11 There are many ways to start a magazine route. You can start a route by simply keeping a record of your placements and arranging to return every two weeks with the latest issues. One way is to use information under the heading “In Our Next Issue.” When you return, tell the householder that you have the article you mentioned previously. Or, when making the return visit, you could say: “When I read this article, I thought it might interest you . . .” Then make a few brief comments on the article and offer it. When you have completed the call, note five simple points on your house-to-house record: (1) householder’s name, (2) householder’s address, (3) date of visit, (4) issues placed, and (5) article featured. Some publishers have been very successful in developing magazine routes, accumulating as many as 40 or more calls on their list!
12 Business Territory: Many magazines are placed by publishers who work business territory. Have you tried the store-to-store work? Reports indicate that in some congregations, participation in this feature of service is quite limited. At first, some are apprehensive about calling on businesspeople, but after they try it a few times, they find it both interesting and rewarding. Why not ask an experienced publisher or pioneer to help you get started?
13 There are several advantages to working from store to store. There are very few not-at-homes, at least during business hours! Businesspeople are usually courteous, even if they may not be particularly interested in the Bible. Get an early start; you will likely be better received. After introducing yourself, you might say that you rarely find businesspeople at home, so you are visiting them for just a few moments at their workplace to offer the latest issues of The Watchtower and Awake! Point out that many businesspeople appreciate our magazines because they need to keep up-to-date on world events but have little time to read. The magazines present thought-provoking information from a fresh perspective, without religious, political, or commercial bias. A magazine route may be developed with interested persons found in business territory.
14 Prepare as a Family: Some time may be set aside during your family study to discuss which articles in the latest magazines might be appropriate for use in your territory. Family members—including the children—can take turns practicing their presentations and overcoming common objections that are raised, such as: “I’m busy,” “We have our own religion,” or “I’m not interested.” Good cooperation can make it possible for the whole family to have a regular share in magazine distribution.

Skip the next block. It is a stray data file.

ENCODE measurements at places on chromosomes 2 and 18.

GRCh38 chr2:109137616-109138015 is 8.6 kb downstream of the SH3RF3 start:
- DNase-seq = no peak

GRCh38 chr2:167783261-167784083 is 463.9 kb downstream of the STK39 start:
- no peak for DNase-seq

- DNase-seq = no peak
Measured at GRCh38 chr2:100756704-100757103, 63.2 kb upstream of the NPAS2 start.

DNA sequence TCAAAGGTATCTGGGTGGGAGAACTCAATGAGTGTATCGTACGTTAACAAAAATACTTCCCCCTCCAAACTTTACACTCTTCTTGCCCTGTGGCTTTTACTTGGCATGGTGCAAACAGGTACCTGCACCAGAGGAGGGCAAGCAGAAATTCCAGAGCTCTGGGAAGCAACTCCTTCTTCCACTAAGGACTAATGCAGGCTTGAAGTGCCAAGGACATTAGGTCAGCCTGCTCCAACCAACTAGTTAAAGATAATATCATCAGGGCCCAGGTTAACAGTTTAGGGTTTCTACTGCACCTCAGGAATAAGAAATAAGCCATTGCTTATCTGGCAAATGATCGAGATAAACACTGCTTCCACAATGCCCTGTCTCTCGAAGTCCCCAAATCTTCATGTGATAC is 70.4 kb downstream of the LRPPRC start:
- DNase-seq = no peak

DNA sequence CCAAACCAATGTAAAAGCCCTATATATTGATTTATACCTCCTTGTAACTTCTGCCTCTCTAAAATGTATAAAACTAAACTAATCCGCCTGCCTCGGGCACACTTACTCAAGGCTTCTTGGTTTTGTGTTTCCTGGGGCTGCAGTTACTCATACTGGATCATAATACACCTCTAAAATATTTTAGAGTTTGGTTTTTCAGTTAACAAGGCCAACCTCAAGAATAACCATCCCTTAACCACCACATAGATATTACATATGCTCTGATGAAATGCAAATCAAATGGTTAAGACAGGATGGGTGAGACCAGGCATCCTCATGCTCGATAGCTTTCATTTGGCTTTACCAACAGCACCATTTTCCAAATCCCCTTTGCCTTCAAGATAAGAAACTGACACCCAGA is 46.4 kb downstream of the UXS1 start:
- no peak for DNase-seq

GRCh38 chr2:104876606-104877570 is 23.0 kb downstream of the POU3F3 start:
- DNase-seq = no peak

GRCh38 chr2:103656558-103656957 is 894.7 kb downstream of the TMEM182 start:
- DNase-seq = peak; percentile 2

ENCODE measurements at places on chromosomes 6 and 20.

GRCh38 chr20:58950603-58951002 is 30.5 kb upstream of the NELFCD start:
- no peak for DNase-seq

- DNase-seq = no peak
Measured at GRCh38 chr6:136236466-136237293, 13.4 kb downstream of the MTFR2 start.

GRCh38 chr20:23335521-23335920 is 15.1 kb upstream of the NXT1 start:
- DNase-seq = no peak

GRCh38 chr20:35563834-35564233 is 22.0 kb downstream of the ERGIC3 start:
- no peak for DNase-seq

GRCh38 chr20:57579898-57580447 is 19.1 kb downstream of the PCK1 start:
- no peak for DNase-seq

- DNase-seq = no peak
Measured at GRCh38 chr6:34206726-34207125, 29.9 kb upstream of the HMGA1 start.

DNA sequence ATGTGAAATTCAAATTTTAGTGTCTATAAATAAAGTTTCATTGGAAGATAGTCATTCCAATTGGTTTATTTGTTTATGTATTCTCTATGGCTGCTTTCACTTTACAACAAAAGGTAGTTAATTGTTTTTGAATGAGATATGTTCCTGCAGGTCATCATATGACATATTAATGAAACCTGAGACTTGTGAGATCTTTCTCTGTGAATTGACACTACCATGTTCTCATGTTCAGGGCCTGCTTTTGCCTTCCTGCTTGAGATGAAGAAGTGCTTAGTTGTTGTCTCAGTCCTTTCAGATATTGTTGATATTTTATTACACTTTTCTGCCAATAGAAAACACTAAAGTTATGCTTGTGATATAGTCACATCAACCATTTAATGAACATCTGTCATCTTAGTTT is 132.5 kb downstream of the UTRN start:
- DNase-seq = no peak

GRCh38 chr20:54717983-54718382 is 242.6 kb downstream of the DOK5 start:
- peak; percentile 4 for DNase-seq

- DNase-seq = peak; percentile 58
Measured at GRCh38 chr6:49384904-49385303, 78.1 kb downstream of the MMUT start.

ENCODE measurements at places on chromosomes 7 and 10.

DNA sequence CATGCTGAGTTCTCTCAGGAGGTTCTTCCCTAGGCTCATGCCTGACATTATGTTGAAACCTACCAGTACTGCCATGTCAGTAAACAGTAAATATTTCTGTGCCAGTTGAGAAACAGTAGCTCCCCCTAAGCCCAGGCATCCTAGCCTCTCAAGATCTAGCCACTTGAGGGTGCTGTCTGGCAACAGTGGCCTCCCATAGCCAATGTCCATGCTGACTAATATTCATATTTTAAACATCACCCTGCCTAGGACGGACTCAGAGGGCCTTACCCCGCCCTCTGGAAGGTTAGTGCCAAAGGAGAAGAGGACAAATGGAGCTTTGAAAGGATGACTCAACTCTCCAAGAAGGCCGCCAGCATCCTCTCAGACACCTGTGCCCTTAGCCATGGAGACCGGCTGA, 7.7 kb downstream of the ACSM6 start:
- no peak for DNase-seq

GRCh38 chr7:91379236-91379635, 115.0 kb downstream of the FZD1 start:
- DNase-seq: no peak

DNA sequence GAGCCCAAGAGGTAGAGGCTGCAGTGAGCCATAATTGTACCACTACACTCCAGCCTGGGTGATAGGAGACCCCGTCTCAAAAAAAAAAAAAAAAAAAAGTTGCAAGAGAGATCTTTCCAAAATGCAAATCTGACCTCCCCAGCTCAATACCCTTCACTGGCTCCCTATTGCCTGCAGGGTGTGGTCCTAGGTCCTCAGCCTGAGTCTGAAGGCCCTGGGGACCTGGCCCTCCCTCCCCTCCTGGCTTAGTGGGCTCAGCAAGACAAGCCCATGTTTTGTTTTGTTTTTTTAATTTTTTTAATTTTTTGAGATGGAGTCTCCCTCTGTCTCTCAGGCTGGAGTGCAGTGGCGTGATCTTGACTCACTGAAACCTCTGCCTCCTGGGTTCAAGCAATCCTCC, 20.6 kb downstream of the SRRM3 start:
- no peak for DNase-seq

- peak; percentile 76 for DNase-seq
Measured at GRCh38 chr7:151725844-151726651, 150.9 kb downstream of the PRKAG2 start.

15 Book Study Conductors Can Help: Whenever practical, schedule the meetings for service on Magazine Day at the book study locations instead of having the entire congregation meet at the Kingdom Hall. Those in charge of meetings for field service should be well prepared with specific suggestions for the group. These may include a sample presentation and a point or two from the current issues that might be used to arouse interest locally. Meetings for field service—including the organizing of the group—should be brief, lasting no more than from 10 to 15 minutes. Study conductors should make sure that there is sufficient territory so that the group will be kept busy for the entire field service period.
16 Show Appreciation for the Magazines: The article “Making Good Use of The Watchtower and Awake!” that was published in the July 1993 issue of Our Kingdom Ministry made this important point: “The Watchtower and Awake! do not lose their value, even if they have not all been placed within a month or two of their issue date. The information they contain does not become less important with the passage of time . . . Allowing older magazines to accumulate and never using them shows a lack of appreciation for these valuable instruments. . . . Instead of setting aside older issues and forgetting about them, would it not be better to make a special effort to place them in the hands of interested people?”
17 Today there are many honesthearted people who are searching for the truth. The information contained in one magazine could be just what they need to lead them to the truth! Jehovah has given us a thrilling message to proclaim, and our magazines play a vital role in getting the message to others. Will you be more conscious of magazine distribution in the future? Will you apply some of these suggestions this very weekend? You will be richly blessed if you do.
◼ Read the magazines in advance, and get acquainted with the articles.
◼ Select an article that deals with something of general interest in your community.
◼ Prepare a presentation that will be appropriate for a variety of people, whether men, women, or youths. Show how the magazine relates to the householder and how the whole family will enjoy it.
◼ Plan to engage in your field service activity when most people are at home. Some congregations arrange for evening witnessing with the magazines.
◼ Keep your presentation short and to the point.
◼ Don’t talk too fast. If your listener has no interest, talking faster will not help. Try to be relaxed, and give the householder opportunity to respond.
Offering Magazines From House to House:
◼ Have a friendly smile and a kindly tone of voice.
◼ Be enthusiastic about the magazines.
◼ Speak slowly and distinctly.
◼ Speak on only one subject; briefly stimulate interest, and show its value to householder.
◼ Highlight just one article.
◼ Feature only one magazine, offering the other as a companion.
◼ Hand the magazines to the householder.
◼ Let the householder know you plan to return.
◼ Have a friendly, positive conclusion if the magazines are refused.
◼ Make notation on house-to-house record of all interest and placements.
Opportunities to Place Magazines:
◼ House-to-house witnessing
◼ Street witnessing
◼ Store-to-store work
◼ Magazine route
◼ Evening witnessing
◼ When making return visits
◼ Calling on former Bible students
◼ When traveling, shopping
◼ When talking to relatives, coworkers, neighbors, schoolmates, teachers
◼ On public transportation, in waiting rooms